The parts of the dual index Y-adapters containing the indexes do not anneal! Only the 12 bases of the Y-adapter most proximate to the insert are annealled. The rest of the adapter has non-complementary sequence that won't anneal and hangs off like a forked tail. Get it? "Y" where the double-stranded part is the stem of the "Y" and the single stranded tails are the top part. It is only during subsequent PCR that this tail region becomes double stranded.

This is one of those brilliant solutions to a bunch amplicon construction issues when using ligation. You need to have a forward and a reverse adapter. But if you just make them both double-stranded, so that T4 DNA ligase will use them as a substrate, you create 2 problems. First some of your constructs will get forward adapters on both ends or reverse adapters on both end and won't be suitable templates for clustering. Second with a double-stranded molecule you have two ends that can be ligated -- possibly to each other.

So some fiendish genius came up with the idea of annealing single-stranded versions of both the left and right adapters to each other such that only one end was actually annealed. This way each double stranded insert was guaranteed to have an R adapter on one end and an F adapter on the other end. Actually, each strand of the the double stranded insert would have a single stranded R on one end and F on the other--the top strand in one orientation (say, F-insert-R) the bottom strand in the other orientation (R-insert-F).

--
Phillip

nucacidhunter 10-11-2017 01:33 PM

1 Attachment(s)
Sequence and structure of TruSeq HT adapters is attached.

You would need to substitute i5 sequences with N to use as UMI.

Other option you might consider is: http://www.nugen.com/products/ovatio...hyl-seq-system

It has 6 UMI base which follows the index read so the index 1 read has to be 12 cycles to utilize UMI or 6 cycles just for the index. Other advantage is that they have included diversity nucleotides and libraries can be sequenced with 1% PhiX spike in. In the conventional protocol higher PhiX (>30%) is required.

torben 10-12-2017 01:11 AM

For a way to create TruSeq adapters with UMI at the end see Kennedy SR, et al. Detecting ultralow-frequency mutations by Duplex Sequencing. Nat Protoc. 2014 Nov;9(11):2586-606. doi: 10.1038/nprot.2014.170. https://www.nature.com/nprot/journal....2014.170.html

Andersen 10-13-2017 03:09 AM

Thanks again Phillip!

Indeed they must be some fiendish geniouses. :D

I have allready generated the TruSeq DNA LT adapter piece with a 6 nt index. Do you think it would work to anneal the i5 adapter to this adapter or should i generate new i7 adapters aswell?

Also to nucacidhunter and torben, thanks for the suggestions!

Cheers
Emil

Quote:

Originally Posted by pmiguel (Post 211737)
Hi Emil,
Most TruSeq Illumina kits use the Y-adapters. The common "TruSeq" DNA and RNAseq ones will offer a normal single index kit option (usually going up to 24 indexes) or a "high thoughput" one with dual indexes allowing you to multiplex 96 samples in a lane. Well, as long as you don't need them to be "unique dual".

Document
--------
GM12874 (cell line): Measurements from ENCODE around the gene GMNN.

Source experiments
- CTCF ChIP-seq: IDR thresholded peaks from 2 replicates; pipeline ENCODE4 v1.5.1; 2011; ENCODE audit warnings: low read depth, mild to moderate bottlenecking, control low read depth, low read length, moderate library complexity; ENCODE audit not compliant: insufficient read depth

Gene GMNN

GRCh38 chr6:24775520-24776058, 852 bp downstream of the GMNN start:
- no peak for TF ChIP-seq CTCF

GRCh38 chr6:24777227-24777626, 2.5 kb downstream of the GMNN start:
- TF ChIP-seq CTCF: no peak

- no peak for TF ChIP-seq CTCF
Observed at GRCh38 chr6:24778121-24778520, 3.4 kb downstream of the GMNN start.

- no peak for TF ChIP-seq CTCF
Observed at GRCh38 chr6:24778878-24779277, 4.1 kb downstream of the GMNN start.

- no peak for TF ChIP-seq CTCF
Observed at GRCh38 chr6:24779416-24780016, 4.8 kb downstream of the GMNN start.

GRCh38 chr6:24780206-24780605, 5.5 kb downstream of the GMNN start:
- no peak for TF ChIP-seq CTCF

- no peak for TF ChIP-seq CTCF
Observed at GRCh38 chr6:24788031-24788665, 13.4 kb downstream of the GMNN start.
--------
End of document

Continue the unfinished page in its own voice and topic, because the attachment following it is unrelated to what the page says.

The parts of the dual index Y-adapters containing the indexes do not anneal! Only the 12 bases of the Y-adapter most proximate to the insert are annealled. The rest of the adapter has non-complementary sequence that won't anneal and hangs off like a forked tail. Get it? "Y" where the double-stranded part is the stem of the "Y" and the single stranded tails are the top part. It is only during subsequent PCR that this tail region becomes double stranded.

This is one of those brilliant solutions to a bunch amplicon construction issues when using ligation. You need to have a forward and a reverse adapter. But if you just make them both double-stranded, so that T4 DNA ligase will use them as a substrate, you create 2 problems. First some of your constructs will get forward adapters on both ends or reverse adapters on both end and won't be suitable templates for clustering. Second with a double-stranded molecule you have two ends that can be ligated -- possibly to each other.

So some fiendish genius came up with the idea of annealing single-stranded versions of both the left and right adapters to each other such that only one end was actually annealed. This way each double stranded insert was guaranteed to have an R adapter on one end and an F adapter on the other end. Actually, each strand of the the double stranded insert would have a single stranded R on one end and F on the other--the top strand in one orientation (say, F-insert-R) the bottom strand in the other orientation (R-insert-F).

--
Phillip


pmiguel 10-13-2017 07:48 AM

Hi Emil,
I would strongly recommend that you verify this yourself by aligning your p5 and the reverse (in the 3' - 5' direction) of your p7 sequence. You will see the terminal 12 bases on one side are complements of each other with just a 3' "T" overhang provided by the p5 oligo.
Once you have done that, you will understand how a Y-adapter is structured to function as it does.
--
Phillip

Andersen 10-15-2017 11:01 PM

Thank you for all your help! :)

I have now ordered the adapters and hope they will work!

nucacidhunter 10-15-2017 11:33 PM

I hope that you have asked all C residues to be synthesized with mC to prevent C conversion to U during bisulfite treatment (which is very expensive) unless you are using techniques that does not require mC in adapters.

Andersen 10-15-2017 11:36 PM

Quote:

Originally Posted by nucacidhunter (Post 211857)
I hope that you have asked all C residues to be synthesized with mC (which is very expensive) unless you are using techniques that does not require mC in adapters.


Indeed expensive, but yes it is synthesized with mC. Thanks for the heads up.